The Japanese version of the Huffington Post website aims to encourage reserved Japanese people to participate in online discussions and express themselves, Arianna Huffington, founder of the online media giant, said Wednesday.

Huffington was in Tokyo to oversee Tuesday’s launch of Huffington Post Japan, the site’s sixth international edition after Canada, France, Italy Spain and the United Kingdom.

While the U.S.-based Huffington Post sometimes does its own reporting with trained journalists, “we are also a platform that is available for our readers whether they are well-known or not to be able to express themselves,” Huffington, president and editor-in-chief of the Huffington Post Media Group, said during a news conference at the Japan National Press Club.

“What makes it different is the fact that we put the readers at the center and that it’s all about engagement,” she said, adding that the Huffington Post can have a blog post from an ordinary reader right next to a post from a Diet member.

Although Japan’s Internet discussion sites tend to be filled with ultranationalistic and defamatory comments, she promised that won’t be an issue with Huffington Post Japan.

“Our editors will evaluate and decide … so it’s not a free-for-all. It’s complete quality control,” she said, adding that comments on articles will also be monitored.

According to Huffington, there are two ways to post blogs on the site. One is to be invited, while the other is to make a submission, which will be read and considered by the editors.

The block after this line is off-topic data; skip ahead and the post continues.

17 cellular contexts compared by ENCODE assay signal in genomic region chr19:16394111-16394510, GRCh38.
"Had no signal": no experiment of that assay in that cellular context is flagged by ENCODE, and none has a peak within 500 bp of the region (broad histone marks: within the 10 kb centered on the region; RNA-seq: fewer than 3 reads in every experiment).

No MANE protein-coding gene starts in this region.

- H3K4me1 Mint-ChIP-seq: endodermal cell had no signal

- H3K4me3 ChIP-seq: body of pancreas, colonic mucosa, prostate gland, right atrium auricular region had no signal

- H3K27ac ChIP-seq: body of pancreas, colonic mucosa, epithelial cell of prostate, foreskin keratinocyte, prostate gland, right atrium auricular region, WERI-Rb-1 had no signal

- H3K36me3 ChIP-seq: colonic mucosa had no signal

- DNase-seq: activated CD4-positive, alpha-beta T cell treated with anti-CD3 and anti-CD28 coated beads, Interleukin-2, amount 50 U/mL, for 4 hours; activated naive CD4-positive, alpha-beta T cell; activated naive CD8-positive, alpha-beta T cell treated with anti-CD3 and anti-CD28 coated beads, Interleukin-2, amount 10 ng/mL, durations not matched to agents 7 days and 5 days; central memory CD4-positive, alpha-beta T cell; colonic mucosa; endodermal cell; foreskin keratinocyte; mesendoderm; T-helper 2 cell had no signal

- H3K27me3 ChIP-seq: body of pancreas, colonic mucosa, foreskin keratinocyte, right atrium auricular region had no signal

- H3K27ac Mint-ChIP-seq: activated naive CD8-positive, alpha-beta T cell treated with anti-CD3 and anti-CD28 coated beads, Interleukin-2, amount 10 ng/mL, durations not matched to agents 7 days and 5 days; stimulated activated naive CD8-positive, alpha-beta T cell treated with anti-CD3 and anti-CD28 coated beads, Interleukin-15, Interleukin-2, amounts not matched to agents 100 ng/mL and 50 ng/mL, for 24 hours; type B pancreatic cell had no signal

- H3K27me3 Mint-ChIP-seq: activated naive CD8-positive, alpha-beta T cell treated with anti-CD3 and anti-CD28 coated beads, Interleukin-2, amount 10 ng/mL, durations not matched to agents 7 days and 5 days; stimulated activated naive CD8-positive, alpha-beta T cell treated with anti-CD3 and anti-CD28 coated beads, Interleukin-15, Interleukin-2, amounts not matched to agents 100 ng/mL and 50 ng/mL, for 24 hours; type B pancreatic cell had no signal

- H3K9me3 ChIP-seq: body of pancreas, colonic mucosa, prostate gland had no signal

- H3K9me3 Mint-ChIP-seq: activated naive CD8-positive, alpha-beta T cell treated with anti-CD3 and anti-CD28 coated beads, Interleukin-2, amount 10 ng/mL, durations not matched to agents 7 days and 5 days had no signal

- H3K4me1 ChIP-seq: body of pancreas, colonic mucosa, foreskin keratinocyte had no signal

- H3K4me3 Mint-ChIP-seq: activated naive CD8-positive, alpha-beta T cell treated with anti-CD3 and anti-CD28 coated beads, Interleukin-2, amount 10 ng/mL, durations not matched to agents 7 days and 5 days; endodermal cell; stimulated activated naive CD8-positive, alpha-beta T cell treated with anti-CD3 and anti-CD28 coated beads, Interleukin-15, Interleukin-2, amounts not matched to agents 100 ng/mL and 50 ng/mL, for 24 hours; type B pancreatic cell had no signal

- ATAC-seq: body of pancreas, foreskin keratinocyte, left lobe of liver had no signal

A wide range of topics, from politics and economics to lifestyle issues and entertainment will be featured.

To run the Japanese version, Huffington Post has teamed up with the Asahi Shimbun, one of the country’s largest newspapers. The two partners chip in 50-50, and Huffington Post Japan’s editorial team will be independent, Huffington confirmed.

She added that while the Asahi has credibility as a media organization with its great understanding of Japanese culture, Huffington Post brings digital technology and editorial knowhow, making a nice conversion of traditional and new media.

Asked about the possibility of launching a Chinese version, Huffington admitted that she is interested but said it would be difficult anytime soon because the site is currently censored in China.

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